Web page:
A battle is being waged in Washington, D.C.’s tech scene — not the battle between tech companies and hackers that has embroiled the
majority of the industry. This battle is one intimately entwined with the Capital City’s politics, not its industries; it is a battle between the haves and the have-nots.
The economic overview of the D.C. tech scene looks positive, with local startups attracting around $435 million between April and June of this year, up 68% over funds raised during the same period back in 2013, according to a National Venture Capital Association analysis of Pitchbook investment data.
Buried beneath those numbers, however, is the fact that a larger percentage of those funds are being concentrated among a much smaller number of businesses than in the past.
“These numbers continue to reflect a hollowing-out of the middle in the D.C. area venture capital market,” local investor Jonathan Aberman said to the Washington Post. “This is a chronic problem in our market. Chronic and it gets worse all the time.”
The problem is expressing itself in two ways. First, the number of D.C.-area companies that have signed deals with venture capitalists has declined over the past few quarters. That means that investors are taking fewer risks when deciding which companies to invest in. Second, the top performers are taking a disproportionately large percent of the investment dollars.
In the third quarter of 2017, $190 million, or just over 43.6% of the total venture capital, went to Everfi, a company that creates online courses on topics like alcohol safety and sexual assault prevention.
But this is not a new phenomenon; rather, it’s part of a larger trend in venture capitalism, both in D.C. and across the nation. Companies such as Uber and AirBnb have both managed to raise remarkable funds in 2017.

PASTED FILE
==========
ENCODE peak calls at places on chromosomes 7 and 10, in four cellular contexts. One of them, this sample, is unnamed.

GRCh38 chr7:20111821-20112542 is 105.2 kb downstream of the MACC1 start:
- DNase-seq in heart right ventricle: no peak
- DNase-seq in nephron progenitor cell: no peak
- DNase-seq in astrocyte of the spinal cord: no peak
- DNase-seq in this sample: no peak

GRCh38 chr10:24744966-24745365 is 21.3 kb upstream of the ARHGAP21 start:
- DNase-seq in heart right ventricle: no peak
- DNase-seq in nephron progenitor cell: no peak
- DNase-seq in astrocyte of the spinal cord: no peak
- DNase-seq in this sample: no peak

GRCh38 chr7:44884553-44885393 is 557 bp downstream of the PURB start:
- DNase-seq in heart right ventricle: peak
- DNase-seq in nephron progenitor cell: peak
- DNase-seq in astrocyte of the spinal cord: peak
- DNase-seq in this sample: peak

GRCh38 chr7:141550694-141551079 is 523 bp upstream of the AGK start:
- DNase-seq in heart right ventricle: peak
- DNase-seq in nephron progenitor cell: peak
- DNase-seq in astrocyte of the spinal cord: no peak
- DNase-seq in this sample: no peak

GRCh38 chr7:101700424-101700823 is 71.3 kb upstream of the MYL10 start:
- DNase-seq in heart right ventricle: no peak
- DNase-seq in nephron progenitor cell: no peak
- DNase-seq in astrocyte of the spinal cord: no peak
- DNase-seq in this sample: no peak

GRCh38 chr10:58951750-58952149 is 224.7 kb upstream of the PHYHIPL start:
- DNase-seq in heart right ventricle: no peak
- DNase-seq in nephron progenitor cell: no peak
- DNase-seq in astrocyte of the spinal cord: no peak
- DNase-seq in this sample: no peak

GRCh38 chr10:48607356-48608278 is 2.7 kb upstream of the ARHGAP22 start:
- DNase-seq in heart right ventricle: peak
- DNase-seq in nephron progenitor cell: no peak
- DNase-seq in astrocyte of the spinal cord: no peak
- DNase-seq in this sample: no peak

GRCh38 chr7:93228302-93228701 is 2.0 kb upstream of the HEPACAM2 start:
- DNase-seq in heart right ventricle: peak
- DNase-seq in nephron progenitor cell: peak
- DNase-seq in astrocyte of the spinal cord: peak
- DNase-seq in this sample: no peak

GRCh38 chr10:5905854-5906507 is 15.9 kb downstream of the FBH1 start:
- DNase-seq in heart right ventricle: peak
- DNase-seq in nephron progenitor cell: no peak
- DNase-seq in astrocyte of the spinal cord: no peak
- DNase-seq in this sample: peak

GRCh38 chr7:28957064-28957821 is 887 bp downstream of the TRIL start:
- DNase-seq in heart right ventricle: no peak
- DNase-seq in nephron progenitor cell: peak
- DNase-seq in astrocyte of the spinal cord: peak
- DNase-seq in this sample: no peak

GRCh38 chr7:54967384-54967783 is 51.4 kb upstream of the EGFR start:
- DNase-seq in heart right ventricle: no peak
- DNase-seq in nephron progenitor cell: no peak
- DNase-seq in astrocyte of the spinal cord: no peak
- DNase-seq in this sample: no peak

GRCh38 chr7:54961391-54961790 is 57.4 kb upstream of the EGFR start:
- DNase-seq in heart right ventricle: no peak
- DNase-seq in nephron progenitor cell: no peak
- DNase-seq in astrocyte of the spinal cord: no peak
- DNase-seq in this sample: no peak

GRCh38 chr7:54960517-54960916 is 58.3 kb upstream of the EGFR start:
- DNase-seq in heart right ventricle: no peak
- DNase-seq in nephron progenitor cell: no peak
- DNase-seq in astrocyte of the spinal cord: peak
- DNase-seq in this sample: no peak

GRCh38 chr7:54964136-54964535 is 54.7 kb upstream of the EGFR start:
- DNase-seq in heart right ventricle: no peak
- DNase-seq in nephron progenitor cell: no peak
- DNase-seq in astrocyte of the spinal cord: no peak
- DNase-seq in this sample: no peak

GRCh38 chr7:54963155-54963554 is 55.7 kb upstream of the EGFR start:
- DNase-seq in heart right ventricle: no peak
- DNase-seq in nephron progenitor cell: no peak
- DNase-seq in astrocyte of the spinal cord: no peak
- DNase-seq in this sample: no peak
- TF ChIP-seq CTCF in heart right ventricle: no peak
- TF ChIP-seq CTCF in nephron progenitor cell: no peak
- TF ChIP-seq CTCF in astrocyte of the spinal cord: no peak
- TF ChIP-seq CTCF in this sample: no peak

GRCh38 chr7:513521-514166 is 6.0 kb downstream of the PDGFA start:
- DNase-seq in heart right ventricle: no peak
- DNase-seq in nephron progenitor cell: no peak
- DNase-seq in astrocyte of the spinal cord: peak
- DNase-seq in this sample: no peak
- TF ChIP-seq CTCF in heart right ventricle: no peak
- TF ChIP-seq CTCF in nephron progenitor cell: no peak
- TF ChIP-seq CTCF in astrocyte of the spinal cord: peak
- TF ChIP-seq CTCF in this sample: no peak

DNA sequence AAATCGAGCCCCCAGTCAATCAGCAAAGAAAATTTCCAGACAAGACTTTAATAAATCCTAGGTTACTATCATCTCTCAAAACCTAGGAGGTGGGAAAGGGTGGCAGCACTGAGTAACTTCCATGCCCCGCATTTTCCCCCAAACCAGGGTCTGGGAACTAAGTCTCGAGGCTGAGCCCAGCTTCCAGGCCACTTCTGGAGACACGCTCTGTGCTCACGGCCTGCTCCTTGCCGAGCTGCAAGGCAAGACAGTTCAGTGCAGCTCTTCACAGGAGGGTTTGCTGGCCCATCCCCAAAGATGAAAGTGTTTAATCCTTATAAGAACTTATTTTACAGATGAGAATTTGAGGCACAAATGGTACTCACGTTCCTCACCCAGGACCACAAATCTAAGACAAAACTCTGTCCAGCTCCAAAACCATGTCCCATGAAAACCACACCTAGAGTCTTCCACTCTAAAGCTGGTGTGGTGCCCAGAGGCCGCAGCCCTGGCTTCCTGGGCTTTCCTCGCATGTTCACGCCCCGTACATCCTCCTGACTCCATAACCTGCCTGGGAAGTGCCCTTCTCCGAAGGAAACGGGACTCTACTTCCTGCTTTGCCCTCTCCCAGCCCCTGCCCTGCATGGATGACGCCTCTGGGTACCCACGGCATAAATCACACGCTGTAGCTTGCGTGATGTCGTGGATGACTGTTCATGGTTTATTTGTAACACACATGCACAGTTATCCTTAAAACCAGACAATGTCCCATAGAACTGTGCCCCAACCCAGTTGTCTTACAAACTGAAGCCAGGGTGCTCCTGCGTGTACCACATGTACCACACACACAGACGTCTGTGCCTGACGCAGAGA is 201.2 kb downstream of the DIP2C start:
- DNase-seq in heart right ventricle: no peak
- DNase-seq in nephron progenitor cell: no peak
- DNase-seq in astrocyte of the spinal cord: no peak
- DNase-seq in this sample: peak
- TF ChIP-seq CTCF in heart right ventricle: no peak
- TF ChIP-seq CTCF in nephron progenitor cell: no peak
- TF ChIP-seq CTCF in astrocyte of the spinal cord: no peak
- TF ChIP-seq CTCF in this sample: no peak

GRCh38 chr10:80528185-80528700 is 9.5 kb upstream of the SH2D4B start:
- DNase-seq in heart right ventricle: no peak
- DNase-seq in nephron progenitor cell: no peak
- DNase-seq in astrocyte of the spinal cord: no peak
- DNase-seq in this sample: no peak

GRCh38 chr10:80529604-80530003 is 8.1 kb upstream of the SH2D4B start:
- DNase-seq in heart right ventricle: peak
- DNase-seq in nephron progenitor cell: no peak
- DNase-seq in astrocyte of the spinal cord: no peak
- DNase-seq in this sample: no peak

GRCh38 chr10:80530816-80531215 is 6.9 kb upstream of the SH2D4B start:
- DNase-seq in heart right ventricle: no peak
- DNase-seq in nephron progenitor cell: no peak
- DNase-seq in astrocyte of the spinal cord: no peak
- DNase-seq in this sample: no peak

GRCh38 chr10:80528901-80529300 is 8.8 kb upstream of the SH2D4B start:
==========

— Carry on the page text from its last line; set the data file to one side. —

The businesses that are being affected most directly are those at the seed stage, especially those run by relative unknowns. Instead, investors will turn to startups like Dor Technologies, which was founded by former engineers from Apple, the company famous for its nine generations of iPhones, first launched in 2007.
The result of these decisions is that investors generally see better and faster returns, but small businesses or those founded by people without high-level connections often languish.
Many of these startups then have to outsource basic functions in order to stay competitive. And while there are benefits to outsourcing — outsourced billing, for instance, can speed up receivables by up to three days in addition to improving cash flow — there are also drawbacks, including the risk of losing sensitive data.
These security risks are even more important for startups that deal with sensitive data like private medical information or court testimony. Today, 70% of all court reporters work outside of courtrooms, and startups are racing to digitize the industry. For obvious reasons, these types of companies have to keep large amounts of data confidential.
But in order to properly address those security challenges, startups need significant funding, something that is increasingly unlikely. As Aaron Gregg writes for the Washington Post, “Funding for seed-stage start-ups — the cash-strapped, unproven firms in their earliest phases of growth — has declined for eight consecutive quarters nationally, erasing half of that market segment’s value since 2015.”